Your Brain on Change

This Is Your Brain
on Change

Three tips for using neuroscience
for better change management.

Do you wish you could read someone’s mind? If you’ve ever led an organizational change, you’ve probably wanted to know exactly what your stakeholders are thinking. As far as I know, mind-reading technology is not yet available to us. Thankfully, we do have the next best thing: neuroscience, the scientific study of the human nervous system. This ever-growing field continues to expand our understanding of the brain and provide insights into how humans think, feel, and behave. Given its focus, it’s no surprise that neuroscience is now being applied to change management.

The following insights and accompanying tips won’t make you a mind reader, but they may help you become a mind translator—someone who understands what the brain thinks when faced with change and knows how to work with the brain to better facilitate change in an organization.

People are rational—and emotional—and impulsive.

OK, quick science lesson. The human brain is the product of millions of years of evolution. It continually adapted and evolved over time to survive in constantly changing circumstances. Because of these evolutionary developments, the brain is often described as three brains in one.
The three parts of the brain

  1. Primitive or reptilian brain: The oldest part of the brain that controls the body’s vital functions; it’s adept at sensing threats and danger.
  2. Limbic or social brain: Developed in mammals to survive in a social world, such as bonding with a mother and cooperating with members of a tribe. It senses fairness and passes judgment.
  3. Neocortex or human brain: Develops language, is capable of vast learning, conceives of time, and plans for the future. It also mitigates the impulses of the primitive and limbic brains.

Tip: When planning any change, understand that you’re dealing with three brains in one person, and each brain has a different trigger. So, be sure to minimize surprises (primitive), be as equitable as possible (limbic), and create meaningful opportunities for people to conceptualize the future state (neocortex). This approach will reduce the impulsive and emotional responses of the primitive and limbic brain, and will encourage the adaptable and self-regulating capabilities of the neocortex.

Brains hardwire repeated behavior.

Fun fact: Your brain uses 20 percent of your total energy every single day. To help conserve energy, the brain has learned to hardwire repeated behaviors so they become automatic, rather than making the brain “work” to complete them, which would use up precious energy.

When a person learns to do something, such as typing on a keyboard, their brain develops connection points across the brain that enable their fingers to tap out letters, words, and sentences. Repeat this over and over and that person no longer has to “think” to type. Now, imagine the QWERTY keyboard was replaced with a “better” designed keyboard, and to use it requires a new way of typing. The brain doesn’t like this; it invested lots of energy to enable the current way of typing. So, the brain releases noxious neurochemicals when a person attempts the new behavior, such as using the pinky finger to hit the spacebar. The brain is screaming: “Stop! That’s not how we do this,” because it wants to stay in autopilot and conserve energy.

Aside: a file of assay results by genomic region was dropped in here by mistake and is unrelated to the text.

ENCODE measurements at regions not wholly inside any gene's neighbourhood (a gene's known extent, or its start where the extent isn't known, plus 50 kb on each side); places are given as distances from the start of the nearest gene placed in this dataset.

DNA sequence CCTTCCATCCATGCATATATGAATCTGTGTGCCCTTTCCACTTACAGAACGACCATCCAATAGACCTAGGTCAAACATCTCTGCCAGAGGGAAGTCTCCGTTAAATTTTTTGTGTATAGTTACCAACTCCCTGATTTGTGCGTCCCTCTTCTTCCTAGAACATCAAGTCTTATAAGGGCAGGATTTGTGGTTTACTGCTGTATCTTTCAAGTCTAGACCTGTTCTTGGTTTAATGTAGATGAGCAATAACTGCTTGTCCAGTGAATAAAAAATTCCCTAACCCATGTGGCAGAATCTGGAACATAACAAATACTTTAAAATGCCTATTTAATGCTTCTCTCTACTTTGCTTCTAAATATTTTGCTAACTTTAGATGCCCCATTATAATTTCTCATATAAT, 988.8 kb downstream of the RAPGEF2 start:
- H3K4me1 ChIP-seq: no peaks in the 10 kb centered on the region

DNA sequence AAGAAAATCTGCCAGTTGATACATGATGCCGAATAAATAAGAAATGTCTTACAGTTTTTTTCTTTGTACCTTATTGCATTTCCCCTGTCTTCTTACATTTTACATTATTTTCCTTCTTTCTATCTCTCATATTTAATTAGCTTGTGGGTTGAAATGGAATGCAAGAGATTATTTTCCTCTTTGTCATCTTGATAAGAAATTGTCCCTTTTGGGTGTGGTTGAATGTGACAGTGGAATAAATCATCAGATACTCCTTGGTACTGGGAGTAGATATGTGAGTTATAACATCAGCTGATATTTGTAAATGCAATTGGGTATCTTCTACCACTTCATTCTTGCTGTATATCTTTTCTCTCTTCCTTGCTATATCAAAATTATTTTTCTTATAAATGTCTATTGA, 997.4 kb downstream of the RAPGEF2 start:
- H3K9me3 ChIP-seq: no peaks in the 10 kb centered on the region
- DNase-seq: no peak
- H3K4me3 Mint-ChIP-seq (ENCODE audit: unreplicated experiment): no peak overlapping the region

Tip: People’s brains must develop new neural connections to enact new behaviors. This is physically draining work. Change programs must account for the time, space, and resources people need to get their brains wired for the future state.

Mental models are hardwired too.

Contradictions to a mental model can be a major energy drain on the brain.

Just like behaviors, a person’s mental model, or way of thinking, is hardwired in their brain as well. Contradictions to a mental model can be a major energy drain on the brain. To save energy, the brain either ignores the inconsistent information or seeks out confirming information. It also sends strong, pleasure-inducing neurochemicals when a person confirms their way of thinking. Neuroscientists have a saying for this: “They only hear what they want to hear.”

Tip: Communicating change is a two-way street: You want your people to be able to articulate the new organizational framework for themselves. Otherwise, their brains will either ignore the new message or only hear the parts that confirm how they already think.

Neuroscience helps you translate resistance.

It’s tempting to assign labels to people’s resistance to change, many of which are not positive: fear, stubbornness, backward thinking. When you view resistance through the lens of neuroscience, you can translate that resistance into something more human: avoiding danger, demanding fairness, protecting finite energy resources. These characteristics enabled the survival of our species. By learning how the brain functions, change practitioners can become mind translators who work with the brain, not against it, to better facilitate change.

Want to learn more about the neuroscience of change and how you can use it to enable better performance? We wrote the book on it (literally). It’s called “The Social Cognitive Neuroscience of Leading Organizational Change: TiER1 Performance Solutions’ Guide for Managers and Consultants,” by Dr. Robert Snyder, Senior Neuroscience Advisor at TiER1. Check it out!

Jordan Rickard is a strategic change consultant at TiER1 Performance Solutions in Chicago. He has a passion for helping people and organizations navigate strategic change to become more effective, creative, and sustainable. And when he’s not providing change consulting, Jordan loves to read, write, travel (18 countries and counting), and spend time with his wife and kids.

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